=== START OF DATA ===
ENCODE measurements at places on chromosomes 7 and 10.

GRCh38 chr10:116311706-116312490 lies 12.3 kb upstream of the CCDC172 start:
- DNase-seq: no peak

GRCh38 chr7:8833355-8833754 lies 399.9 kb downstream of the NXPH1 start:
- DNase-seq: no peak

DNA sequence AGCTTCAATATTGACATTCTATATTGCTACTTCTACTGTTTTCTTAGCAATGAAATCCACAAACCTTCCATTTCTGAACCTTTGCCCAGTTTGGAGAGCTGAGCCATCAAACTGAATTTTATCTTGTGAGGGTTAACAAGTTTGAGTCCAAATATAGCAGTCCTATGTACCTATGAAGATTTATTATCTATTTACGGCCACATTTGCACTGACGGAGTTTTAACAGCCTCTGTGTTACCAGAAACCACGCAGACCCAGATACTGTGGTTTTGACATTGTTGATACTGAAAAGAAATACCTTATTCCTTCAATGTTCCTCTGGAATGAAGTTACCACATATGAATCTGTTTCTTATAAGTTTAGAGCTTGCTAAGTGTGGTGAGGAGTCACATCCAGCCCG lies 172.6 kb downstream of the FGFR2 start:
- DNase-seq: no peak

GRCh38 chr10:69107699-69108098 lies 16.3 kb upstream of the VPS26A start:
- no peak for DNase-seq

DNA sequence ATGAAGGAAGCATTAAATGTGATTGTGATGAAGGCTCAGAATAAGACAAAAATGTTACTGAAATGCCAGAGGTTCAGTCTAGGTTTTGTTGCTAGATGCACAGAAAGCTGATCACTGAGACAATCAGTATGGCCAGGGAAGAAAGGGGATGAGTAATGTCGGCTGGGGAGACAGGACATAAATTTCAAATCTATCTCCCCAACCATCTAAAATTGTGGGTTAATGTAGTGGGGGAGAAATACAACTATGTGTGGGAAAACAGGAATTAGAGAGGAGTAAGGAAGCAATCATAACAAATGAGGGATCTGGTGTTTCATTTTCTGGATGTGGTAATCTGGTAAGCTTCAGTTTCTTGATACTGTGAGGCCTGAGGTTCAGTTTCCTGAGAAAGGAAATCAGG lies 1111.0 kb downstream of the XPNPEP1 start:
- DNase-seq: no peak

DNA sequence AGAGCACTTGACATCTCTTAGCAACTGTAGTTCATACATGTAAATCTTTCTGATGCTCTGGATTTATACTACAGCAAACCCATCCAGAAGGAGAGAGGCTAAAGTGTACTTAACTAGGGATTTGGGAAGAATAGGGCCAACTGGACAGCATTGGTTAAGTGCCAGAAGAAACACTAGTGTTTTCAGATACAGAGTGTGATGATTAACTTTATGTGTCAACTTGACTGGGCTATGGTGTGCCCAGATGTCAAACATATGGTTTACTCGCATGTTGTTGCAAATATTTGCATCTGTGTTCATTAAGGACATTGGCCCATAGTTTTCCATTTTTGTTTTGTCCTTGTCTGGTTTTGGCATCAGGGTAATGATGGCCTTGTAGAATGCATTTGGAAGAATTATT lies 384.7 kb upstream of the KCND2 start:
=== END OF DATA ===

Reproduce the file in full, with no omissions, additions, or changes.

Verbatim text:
ENCODE measurements at places on chromosomes 7 and 10.

GRCh38 chr10:116311706-116312490 lies 12.3 kb upstream of the CCDC172 start:
- DNase-seq: no peak

GRCh38 chr7:8833355-8833754 lies 399.9 kb downstream of the NXPH1 start:
- DNase-seq: no peak

DNA sequence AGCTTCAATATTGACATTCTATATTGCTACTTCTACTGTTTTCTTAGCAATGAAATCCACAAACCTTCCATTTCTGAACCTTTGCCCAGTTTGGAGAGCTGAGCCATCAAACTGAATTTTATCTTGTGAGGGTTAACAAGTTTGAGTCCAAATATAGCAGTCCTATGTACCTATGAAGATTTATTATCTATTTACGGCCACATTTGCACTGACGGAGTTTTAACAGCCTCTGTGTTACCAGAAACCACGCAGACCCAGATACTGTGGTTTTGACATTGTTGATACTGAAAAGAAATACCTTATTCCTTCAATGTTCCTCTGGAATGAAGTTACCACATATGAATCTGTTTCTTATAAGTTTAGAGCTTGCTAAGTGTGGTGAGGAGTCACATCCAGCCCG lies 172.6 kb downstream of the FGFR2 start:
- DNase-seq: no peak

GRCh38 chr10:69107699-69108098 lies 16.3 kb upstream of the VPS26A start:
- no peak for DNase-seq

DNA sequence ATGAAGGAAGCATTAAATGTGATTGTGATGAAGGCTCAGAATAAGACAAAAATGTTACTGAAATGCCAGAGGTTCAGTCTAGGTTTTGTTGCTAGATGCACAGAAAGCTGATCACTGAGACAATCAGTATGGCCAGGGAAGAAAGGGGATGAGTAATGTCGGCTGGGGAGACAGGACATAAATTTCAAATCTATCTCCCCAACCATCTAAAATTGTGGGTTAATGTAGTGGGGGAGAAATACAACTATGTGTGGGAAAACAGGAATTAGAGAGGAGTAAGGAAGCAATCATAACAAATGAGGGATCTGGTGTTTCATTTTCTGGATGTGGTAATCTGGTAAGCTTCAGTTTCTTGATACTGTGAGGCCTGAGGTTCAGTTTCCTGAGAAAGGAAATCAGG lies 1111.0 kb downstream of the XPNPEP1 start:
- DNase-seq: no peak

DNA sequence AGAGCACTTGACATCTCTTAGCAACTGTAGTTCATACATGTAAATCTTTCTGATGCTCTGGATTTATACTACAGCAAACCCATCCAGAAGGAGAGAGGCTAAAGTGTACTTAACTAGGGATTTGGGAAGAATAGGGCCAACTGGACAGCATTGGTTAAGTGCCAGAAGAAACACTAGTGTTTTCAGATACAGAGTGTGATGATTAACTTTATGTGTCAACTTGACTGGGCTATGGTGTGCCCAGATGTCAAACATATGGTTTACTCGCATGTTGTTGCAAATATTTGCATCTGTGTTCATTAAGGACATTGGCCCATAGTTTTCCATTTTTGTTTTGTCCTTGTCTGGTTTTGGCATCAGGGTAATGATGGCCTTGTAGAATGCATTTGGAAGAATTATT lies 384.7 kb upstream of the KCND2 start: